Digital markets comprise of internet based (digital) companies with millions of users. Such markets may be dominated with a few leading players emerging over a short period of time. The Standing Committee on Finance (“Committee“) submitted its report on ‘Anti-Competitive Practices by Big Tech Companies’ on December 22, 2022 (“Report“).1 This Report discusses 10 major anti-competitive practices by Big Tech companies and puts forth the Committee’s observations and recommendations for each issue. The Report discusses that as the Indian digital ecosystem expands, monopolistic practices will prevent fair competition, restrict customer choice and growth of new entities, in the absence of regulation.
Ex Ante Measures and Systematically Important Digital Intermediaries
The prevailing Competition Act, 2002 is ex post, meaning companies are penalised for anti-competitive behaviour after occurrence of the practice/harm. The Committee discussed that such measures may be too delayed to prevent irreparable harm to affected parties. The Committee recommended that ex-ante provisions are required for digital markets and particularly for Big Tech companies.
The Committee noted that there is an emerging global consensus that it is necessary to identify the Big Tech players or Systematically Important Digital Intermediaries (“SIDI“) that can negatively influence competitive conduct in the digital ecosystem, and subject them to ex-ante provisions to ensure fair competition in digital markets. They should be categorised as SIDIs based on their revenue, market capitalisation, and the number of active business and end users. It was recommended that the Competition Commission of India (“CCI“) and Central Government should collaborate to arrive at a reasonable definition. These SIDIs should annually submit a report to the CCI detailing the measures taken to comply with mandatory obligations.
Digital Competition Act
The Committee observed that India needs to enhance its competition law to address the unique needs of the digital market. The Committee recommended that the government should introduce a Digital Competition Act to ensure a fair, transparent, and contestable digital ecosystem. Further, the Committee opined that role of the CCI should be strengthened to address anti-competitive behaviour in digital markets. It suggested the establishment of a specialised digital markets unit within the CCI. This unit would: (i) monitor established and emerging SIDIs; (ii) give recommendations to the central government on designating SIDIs; (iii) review compliance; and (iv) adjudicate on cases related to digital markets.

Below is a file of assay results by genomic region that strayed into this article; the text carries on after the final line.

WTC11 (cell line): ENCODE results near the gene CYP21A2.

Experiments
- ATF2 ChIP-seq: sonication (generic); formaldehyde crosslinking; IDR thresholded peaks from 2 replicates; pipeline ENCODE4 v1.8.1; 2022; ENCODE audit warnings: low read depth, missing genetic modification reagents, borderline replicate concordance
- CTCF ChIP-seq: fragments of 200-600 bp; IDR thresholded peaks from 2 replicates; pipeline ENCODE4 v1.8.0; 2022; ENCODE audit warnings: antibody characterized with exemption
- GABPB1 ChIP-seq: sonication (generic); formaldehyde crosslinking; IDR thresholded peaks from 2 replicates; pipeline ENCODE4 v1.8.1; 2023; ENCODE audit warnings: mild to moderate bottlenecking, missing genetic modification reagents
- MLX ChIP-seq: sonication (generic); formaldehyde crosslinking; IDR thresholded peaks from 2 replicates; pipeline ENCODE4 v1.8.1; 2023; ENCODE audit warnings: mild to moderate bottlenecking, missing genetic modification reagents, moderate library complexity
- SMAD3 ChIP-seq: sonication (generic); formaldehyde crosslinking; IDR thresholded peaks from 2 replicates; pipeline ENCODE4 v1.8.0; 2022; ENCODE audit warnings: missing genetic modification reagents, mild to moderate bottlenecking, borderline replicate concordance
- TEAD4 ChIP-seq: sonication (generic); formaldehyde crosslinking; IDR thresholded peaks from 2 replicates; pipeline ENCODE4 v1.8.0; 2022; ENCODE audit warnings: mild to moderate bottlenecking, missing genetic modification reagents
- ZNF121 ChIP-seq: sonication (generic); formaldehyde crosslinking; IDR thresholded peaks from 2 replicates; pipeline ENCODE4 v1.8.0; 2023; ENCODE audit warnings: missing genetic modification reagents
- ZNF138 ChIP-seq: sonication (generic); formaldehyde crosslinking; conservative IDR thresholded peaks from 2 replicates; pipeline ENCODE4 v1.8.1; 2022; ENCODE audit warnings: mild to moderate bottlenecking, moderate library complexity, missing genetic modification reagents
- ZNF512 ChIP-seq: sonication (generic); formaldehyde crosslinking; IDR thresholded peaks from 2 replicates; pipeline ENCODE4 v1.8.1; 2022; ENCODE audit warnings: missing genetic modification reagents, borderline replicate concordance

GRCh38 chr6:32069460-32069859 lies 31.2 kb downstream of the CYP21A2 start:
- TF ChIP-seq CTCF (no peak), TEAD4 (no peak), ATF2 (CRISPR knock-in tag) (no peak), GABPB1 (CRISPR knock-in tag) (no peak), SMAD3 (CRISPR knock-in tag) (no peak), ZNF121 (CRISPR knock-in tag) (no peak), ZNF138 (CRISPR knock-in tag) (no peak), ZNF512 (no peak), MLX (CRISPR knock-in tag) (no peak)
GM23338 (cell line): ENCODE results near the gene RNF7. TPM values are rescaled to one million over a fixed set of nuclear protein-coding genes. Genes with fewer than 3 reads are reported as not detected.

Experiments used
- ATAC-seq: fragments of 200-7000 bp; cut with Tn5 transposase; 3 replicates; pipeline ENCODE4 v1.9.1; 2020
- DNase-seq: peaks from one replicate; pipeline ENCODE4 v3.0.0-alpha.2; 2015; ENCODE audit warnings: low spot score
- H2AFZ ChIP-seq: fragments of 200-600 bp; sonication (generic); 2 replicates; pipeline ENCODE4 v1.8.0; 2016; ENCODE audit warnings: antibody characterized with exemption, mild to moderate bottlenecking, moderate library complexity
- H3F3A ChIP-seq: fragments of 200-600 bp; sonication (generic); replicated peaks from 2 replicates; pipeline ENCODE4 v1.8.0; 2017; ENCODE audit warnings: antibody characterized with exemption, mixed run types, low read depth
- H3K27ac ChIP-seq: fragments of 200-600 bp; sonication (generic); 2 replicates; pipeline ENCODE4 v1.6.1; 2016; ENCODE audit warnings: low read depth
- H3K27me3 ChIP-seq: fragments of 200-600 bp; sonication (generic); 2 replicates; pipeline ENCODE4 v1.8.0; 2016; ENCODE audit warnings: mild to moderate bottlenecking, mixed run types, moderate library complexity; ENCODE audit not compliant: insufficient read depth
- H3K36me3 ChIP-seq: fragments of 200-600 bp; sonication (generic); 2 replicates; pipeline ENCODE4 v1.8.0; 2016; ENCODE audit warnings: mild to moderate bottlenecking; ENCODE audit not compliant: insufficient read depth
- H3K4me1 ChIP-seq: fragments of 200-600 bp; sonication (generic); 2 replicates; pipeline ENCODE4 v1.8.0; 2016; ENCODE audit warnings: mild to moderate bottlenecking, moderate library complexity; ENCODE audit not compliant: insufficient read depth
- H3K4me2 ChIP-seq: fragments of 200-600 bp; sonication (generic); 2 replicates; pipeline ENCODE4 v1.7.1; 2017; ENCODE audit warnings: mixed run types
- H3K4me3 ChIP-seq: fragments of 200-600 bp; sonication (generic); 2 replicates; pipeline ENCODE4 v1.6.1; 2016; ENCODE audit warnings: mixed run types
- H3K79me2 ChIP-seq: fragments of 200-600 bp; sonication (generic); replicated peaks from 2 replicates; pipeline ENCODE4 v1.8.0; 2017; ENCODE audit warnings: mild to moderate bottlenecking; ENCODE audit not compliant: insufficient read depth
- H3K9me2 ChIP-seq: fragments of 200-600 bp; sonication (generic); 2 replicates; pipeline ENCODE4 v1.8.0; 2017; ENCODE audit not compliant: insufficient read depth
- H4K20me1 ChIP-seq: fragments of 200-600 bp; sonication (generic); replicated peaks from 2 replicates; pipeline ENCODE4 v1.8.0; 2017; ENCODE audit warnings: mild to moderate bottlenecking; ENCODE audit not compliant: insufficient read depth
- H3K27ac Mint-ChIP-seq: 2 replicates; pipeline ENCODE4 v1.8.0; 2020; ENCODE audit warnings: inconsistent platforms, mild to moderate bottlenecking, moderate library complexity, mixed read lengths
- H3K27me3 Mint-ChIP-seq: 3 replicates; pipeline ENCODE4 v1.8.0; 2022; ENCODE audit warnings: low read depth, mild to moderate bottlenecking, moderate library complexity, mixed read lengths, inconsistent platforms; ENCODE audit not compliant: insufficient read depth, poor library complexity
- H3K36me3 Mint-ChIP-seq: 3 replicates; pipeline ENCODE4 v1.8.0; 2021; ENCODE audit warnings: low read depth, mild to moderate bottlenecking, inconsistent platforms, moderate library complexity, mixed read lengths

The following are certain anti-competitive practices discussed in the Report:
- Acquisitions and Mergers: Killer acquisitions, or large firms buying highly valued start-ups without the transaction being subject to merge control rules that focus upon turnover, is a recurrent issue in digital markets. The Committee noted that CCI is not able to capture certain merges and acquisitions because they do not meet the thresholds of assets and turnover required for combinations. It recommends that a deal value based system should be introduced since digital markets are asset light and do not have a turnover. It further recommends that a SIDI should inform the CCI of any intended concentration, prior to its implementation, where the merging entities or the target of concentration provide services in the digital sector or enable the collection of data, irrespective of whether it is notifiable to the CCI.
- Platform Neutrality/Self-preferencing: Self-preferencing occurs when a company favours its own services or the services of its subsidiaries on its platform directly or indirectly, in situations when it has a dual role of providing the platform and competing on the same platform. For instance, companies misusing their position as operators of application stores and giving an advantage in rankings to their own applications over those of their competitors. The Committee noted that a lack of platform neutrality can lead to a negative effect on downstream markets as an unfair advantage is provided to the platform and the profits of downstream markets decline. It recommended that SIDIs must not favour their own services over those of their competitors when mediating access to supply and sales markets.